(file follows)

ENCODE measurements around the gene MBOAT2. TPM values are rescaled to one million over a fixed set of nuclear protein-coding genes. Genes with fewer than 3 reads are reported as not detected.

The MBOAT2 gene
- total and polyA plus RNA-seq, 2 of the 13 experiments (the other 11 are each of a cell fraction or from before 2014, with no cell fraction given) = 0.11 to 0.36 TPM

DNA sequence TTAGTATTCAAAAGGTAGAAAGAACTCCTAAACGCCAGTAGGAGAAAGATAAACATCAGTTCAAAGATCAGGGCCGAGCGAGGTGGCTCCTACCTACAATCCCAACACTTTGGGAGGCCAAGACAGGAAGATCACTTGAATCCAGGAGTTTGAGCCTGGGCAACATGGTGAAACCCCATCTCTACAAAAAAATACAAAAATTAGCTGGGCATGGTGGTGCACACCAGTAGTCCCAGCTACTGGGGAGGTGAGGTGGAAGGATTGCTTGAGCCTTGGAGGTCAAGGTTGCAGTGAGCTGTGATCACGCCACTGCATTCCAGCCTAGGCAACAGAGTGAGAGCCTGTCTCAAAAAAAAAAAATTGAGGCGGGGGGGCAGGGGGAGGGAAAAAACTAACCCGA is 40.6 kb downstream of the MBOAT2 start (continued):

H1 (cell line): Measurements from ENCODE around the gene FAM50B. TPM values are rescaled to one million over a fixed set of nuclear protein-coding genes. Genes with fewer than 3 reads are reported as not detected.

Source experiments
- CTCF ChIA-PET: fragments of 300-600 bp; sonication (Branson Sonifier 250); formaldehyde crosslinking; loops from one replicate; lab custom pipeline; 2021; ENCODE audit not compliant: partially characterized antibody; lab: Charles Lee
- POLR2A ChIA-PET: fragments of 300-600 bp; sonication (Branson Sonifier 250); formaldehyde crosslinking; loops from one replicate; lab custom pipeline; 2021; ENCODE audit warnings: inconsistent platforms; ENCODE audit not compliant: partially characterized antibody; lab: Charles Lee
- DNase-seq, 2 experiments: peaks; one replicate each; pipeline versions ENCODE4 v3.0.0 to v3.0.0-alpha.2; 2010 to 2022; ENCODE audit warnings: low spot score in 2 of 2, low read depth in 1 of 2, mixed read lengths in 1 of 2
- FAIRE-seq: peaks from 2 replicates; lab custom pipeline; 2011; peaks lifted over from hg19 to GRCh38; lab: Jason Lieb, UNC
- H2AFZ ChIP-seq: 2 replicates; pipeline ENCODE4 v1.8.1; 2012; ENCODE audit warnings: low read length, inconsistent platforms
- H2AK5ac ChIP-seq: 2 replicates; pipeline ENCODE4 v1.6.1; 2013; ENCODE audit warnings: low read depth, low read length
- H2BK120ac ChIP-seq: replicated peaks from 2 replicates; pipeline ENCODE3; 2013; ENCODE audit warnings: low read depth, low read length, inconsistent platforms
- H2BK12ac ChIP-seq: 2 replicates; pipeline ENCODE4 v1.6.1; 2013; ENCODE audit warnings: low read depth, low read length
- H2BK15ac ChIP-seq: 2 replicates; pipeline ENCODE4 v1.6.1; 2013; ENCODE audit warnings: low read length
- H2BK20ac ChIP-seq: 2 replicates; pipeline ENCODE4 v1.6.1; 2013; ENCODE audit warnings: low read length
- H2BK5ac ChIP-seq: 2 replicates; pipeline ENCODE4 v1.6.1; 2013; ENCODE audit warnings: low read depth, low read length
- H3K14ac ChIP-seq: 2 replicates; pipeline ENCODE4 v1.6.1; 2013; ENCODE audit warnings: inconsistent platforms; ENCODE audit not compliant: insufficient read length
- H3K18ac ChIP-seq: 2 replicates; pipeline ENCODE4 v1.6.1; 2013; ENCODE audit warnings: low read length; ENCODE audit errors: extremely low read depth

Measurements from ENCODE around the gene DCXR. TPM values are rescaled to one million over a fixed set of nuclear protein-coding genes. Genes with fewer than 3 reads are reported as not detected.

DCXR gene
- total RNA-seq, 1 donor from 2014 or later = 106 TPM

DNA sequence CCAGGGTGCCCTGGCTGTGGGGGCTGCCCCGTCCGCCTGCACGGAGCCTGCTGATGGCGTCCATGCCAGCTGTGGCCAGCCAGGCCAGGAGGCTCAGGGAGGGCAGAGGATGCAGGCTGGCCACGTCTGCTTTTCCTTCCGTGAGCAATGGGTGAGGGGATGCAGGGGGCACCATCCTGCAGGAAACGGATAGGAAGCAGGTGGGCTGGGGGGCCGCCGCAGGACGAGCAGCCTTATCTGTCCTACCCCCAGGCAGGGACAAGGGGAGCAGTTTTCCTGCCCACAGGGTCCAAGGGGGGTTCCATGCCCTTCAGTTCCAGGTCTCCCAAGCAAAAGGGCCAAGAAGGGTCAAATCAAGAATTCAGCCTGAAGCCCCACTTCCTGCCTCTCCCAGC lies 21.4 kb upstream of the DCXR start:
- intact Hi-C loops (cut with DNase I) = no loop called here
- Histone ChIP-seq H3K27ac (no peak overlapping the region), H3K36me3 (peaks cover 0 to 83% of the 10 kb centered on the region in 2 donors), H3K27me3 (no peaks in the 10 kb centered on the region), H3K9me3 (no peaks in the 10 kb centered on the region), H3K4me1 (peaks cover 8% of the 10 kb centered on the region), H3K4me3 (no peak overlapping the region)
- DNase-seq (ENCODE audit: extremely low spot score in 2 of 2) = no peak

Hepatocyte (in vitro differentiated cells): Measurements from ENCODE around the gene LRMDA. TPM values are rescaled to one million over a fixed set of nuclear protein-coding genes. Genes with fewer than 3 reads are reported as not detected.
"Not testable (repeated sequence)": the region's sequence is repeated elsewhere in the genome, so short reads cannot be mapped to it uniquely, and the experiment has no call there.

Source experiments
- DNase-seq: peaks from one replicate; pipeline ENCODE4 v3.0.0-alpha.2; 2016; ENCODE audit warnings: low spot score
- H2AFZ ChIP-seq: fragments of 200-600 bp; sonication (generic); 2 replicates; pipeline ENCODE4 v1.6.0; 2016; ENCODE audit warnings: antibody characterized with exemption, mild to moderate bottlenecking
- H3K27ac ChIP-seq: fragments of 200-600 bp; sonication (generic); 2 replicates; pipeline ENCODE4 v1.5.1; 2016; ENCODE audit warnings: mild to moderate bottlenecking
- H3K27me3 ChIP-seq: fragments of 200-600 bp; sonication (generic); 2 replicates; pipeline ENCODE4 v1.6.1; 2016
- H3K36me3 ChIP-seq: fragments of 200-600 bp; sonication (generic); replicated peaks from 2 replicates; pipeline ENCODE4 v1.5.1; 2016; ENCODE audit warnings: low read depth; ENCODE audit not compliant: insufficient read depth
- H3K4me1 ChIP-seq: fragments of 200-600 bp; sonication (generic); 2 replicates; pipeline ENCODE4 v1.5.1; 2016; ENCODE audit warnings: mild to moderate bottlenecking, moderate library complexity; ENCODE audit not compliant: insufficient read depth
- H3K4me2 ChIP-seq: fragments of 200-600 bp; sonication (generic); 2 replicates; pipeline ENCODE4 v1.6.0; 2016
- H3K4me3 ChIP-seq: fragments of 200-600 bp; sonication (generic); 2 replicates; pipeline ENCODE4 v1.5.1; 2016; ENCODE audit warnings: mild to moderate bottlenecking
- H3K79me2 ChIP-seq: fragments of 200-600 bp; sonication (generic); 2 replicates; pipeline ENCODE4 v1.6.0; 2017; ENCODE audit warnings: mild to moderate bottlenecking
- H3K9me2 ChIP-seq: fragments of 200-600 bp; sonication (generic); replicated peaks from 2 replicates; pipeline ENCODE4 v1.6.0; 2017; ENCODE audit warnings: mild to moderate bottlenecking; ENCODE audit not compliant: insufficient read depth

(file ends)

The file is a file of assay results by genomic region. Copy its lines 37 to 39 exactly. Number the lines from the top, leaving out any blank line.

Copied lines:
- H3K4me3 ChIP-seq: fragments of 200-600 bp; sonication (generic); 2 replicates; pipeline ENCODE4 v1.5.1; 2016; ENCODE audit warnings: mild to moderate bottlenecking
- H3K79me2 ChIP-seq: fragments of 200-600 bp; sonication (generic); 2 replicates; pipeline ENCODE4 v1.6.0; 2017; ENCODE audit warnings: mild to moderate bottlenecking
- H3K9me2 ChIP-seq: fragments of 200-600 bp; sonication (generic); replicated peaks from 2 replicates; pipeline ENCODE4 v1.6.0; 2017; ENCODE audit warnings: mild to moderate bottlenecking; ENCODE audit not compliant: insufficient read depth